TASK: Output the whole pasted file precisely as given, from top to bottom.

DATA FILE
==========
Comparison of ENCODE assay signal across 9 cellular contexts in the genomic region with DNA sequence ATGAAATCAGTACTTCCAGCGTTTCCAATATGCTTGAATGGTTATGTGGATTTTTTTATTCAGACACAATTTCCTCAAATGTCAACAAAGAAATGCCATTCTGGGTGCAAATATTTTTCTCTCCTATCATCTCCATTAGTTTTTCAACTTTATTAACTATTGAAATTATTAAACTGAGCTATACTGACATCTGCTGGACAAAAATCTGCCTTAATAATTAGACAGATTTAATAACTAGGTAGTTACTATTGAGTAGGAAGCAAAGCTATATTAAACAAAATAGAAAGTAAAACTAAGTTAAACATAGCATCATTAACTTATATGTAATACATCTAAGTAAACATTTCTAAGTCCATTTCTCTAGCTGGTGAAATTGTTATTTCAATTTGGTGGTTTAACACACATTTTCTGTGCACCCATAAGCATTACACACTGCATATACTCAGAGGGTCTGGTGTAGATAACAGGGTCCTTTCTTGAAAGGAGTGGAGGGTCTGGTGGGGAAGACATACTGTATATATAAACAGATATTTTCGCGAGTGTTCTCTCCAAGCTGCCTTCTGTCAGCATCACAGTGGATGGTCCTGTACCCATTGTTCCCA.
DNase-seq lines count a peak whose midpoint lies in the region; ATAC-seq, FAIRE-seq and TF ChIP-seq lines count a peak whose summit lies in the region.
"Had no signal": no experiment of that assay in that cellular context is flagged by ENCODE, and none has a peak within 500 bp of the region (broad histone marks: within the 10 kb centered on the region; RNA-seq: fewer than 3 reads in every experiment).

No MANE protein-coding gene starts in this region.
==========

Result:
Comparison of ENCODE assay signal across 9 cellular contexts in the genomic region with DNA sequence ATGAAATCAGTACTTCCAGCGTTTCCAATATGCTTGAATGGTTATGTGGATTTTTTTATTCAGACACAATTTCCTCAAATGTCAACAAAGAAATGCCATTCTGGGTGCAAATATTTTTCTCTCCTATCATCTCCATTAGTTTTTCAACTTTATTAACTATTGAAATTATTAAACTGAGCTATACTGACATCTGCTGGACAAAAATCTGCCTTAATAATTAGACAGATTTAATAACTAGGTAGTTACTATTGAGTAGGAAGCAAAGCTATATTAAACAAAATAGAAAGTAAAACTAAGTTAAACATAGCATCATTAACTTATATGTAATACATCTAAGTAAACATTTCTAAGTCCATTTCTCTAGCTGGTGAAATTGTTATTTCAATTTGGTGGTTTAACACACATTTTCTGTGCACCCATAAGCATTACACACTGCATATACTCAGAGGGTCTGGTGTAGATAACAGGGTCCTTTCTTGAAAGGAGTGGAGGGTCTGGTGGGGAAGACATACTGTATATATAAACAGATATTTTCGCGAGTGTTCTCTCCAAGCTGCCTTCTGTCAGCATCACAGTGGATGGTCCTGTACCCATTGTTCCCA.
DNase-seq lines count a peak whose midpoint lies in the region; ATAC-seq, FAIRE-seq and TF ChIP-seq lines count a peak whose summit lies in the region.
"Had no signal": no experiment of that assay in that cellular context is flagged by ENCODE, and none has a peak within 500 bp of the region (broad histone marks: within the 10 kb centered on the region; RNA-seq: fewer than 3 reads in every experiment).

No MANE protein-coding gene starts in this region.